America’s drug crusade is an abomination, a blasphemy and a crime against humanity.

Ralph Givens
Daly City

Flags ‘wave in shame’

Re: “Saluting the flags” (Letters, by Naz Esposito, CN&R, April 16):

They may be making the flags here, but I bet the nylon was spun in China, pouring benzene on the ground and emitting greenhouse gasses, with the poor guy mixing dyes so toxic he can’t see after 10 years; then it’s shipped in a container [ship] spewing tons of diesel fuel on the ocean and in the air just to get it to port, then put on a semi and another bunch of carbon and spew.

Then it hits the print shop—umm, more toxic dye. The press needs to be cleaned—more solvents. Let’s ship it—more diesel spew.

OK, we got them; now let’s get the diesel truck to take them to the poles. Oops, we spilled some hydraulic fluid. Oh, we’re holdin’ up traffic to put them up; let [the truck] idle—I love exhaust.

The oil it took to get this to market killed innocent Iraqis and polluted many environments. To inform, you deform, or add to the oil tyrants’ paycheck. You’re not helping, you’re adding to the crisis.

Dan Whittle

It’s good to see the Earth flags fly over Chico. It’s unfortunate that they wave in shame.

First, I want to state that there are many individuals, politicians and businesses in our community that are changing how we treat our environment. Chico State is teaching sustainability to our future leaders, Sierra Nevada Brewery has set the benchmark on how industry should interact with the environment and there are hundreds of other efforts to fight the “toxification” of our planet.

Yet, every day, our city and county produce one of the worst pollutants man can create. This toxin, formed through fear and misuse, generates tons of CO2, wastes energy and cuts humanity off from our macro environment—the universe. The pollution is light.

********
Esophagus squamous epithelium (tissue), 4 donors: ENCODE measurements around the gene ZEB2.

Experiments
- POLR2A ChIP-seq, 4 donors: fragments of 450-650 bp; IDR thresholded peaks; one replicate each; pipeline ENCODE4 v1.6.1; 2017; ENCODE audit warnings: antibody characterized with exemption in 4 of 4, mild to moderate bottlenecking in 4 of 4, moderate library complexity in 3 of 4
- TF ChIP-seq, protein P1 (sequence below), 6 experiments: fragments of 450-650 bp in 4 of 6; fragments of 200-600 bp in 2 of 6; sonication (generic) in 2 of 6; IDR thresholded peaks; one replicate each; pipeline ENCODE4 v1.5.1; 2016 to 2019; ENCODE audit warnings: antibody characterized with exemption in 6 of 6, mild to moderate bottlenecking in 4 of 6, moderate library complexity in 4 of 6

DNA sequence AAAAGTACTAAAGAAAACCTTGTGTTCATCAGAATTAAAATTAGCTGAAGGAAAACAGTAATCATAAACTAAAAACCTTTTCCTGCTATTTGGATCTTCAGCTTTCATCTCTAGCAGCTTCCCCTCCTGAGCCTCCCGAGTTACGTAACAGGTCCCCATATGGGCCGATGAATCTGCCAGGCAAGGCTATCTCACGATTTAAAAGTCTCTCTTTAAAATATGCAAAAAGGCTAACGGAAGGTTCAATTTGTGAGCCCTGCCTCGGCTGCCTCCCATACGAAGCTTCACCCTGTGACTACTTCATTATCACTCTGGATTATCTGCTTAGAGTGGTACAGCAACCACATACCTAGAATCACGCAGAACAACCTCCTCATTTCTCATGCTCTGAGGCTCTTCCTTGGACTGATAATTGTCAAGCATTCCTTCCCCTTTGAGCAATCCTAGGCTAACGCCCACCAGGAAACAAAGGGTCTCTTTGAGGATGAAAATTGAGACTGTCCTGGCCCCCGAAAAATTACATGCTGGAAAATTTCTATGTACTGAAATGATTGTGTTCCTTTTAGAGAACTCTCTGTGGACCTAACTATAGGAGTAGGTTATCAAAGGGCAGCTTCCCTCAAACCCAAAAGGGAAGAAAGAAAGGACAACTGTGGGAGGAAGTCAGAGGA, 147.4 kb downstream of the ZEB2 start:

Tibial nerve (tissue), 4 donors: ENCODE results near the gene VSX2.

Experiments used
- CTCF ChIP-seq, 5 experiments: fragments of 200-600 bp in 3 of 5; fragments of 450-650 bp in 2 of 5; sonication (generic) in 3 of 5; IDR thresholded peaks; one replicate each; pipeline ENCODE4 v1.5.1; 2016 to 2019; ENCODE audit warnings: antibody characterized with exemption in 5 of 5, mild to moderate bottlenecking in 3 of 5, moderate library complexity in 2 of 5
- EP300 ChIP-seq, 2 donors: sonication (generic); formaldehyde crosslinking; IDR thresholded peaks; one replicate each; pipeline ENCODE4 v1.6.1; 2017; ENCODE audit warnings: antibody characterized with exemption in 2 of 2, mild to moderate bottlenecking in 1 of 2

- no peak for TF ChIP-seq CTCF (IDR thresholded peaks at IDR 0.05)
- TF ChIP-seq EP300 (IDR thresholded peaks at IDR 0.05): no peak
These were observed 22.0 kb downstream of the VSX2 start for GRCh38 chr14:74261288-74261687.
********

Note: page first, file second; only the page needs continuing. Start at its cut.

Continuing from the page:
Every night, the city of Chico and Butte County emit tens of thousands of kilowatts of energy skyward in the name of public safety. In reality, this excessive lighting actually creates unsafe driving conditions, encourages crime and costs taxpayers thousands of dollars as it robs us of our right to view the galaxy we live in.

Challenge our leaders to create meaningful lighting ordinances, so next year our Earth flags can fly with pride—not as hollow displays of governmental indifference.

Kris Koenig

Better way to ranch

Re: “Benevolence and bacon” (GreenWays, by Christine G.K. LaPado, CN&R, April 16):

Perhaps the problem [of unsustainable ranching] would be better addressed by shifting that $10 billion in subsidies back to the people who provide it in the form of taxes. Those subsidies are a large part of why this kind of feedlot agriculture became profitable in the first place.

Allowing producers to shift the burden of their pollution onto others has been a mainstay of federal agricultural policy since the FDR administration. Externalizing pollution means I get to dump my garbage into the street and you get to pay for its cleanup cost.

Some people think that if there were a law requiring everyone to pay, then garbage and recycling costs would be equally spread among all users. What actually happens is some pollute more than others and use the rest of the people’s forced trash fees as a subsidy for their own excesses.

If these producers were required to pay the actual costs for their own pollution, without preferences or subsidies, they would either choose a better way of doing business or quit and be replaced by others with a better business model.

Not everyone who raises livestock chooses to use public goods (the air, water or adjacent land) like a public toilet or place the animals or their neighbors’ welfare after the bottom line.

Samuel Handley


Re: “Alternative envelopes” (Sustainable Space, by Greg Kallio, CN&R, April 16): A photo intended to illustrate a structural insulated panel (SIP) instead showed an insulated concrete form (ICF). This photo, now in the online edition, shows SIP wall structure.

Re: “Stairways to health” (Newslines, by Ginger McGuire, CN&R, April 16): The story about Club Stairways used the previous name of the organization abbreviated as NAMI. The current name is National Alliance on Mental Illness. We apologize for the discrepancy, which has been corrected online.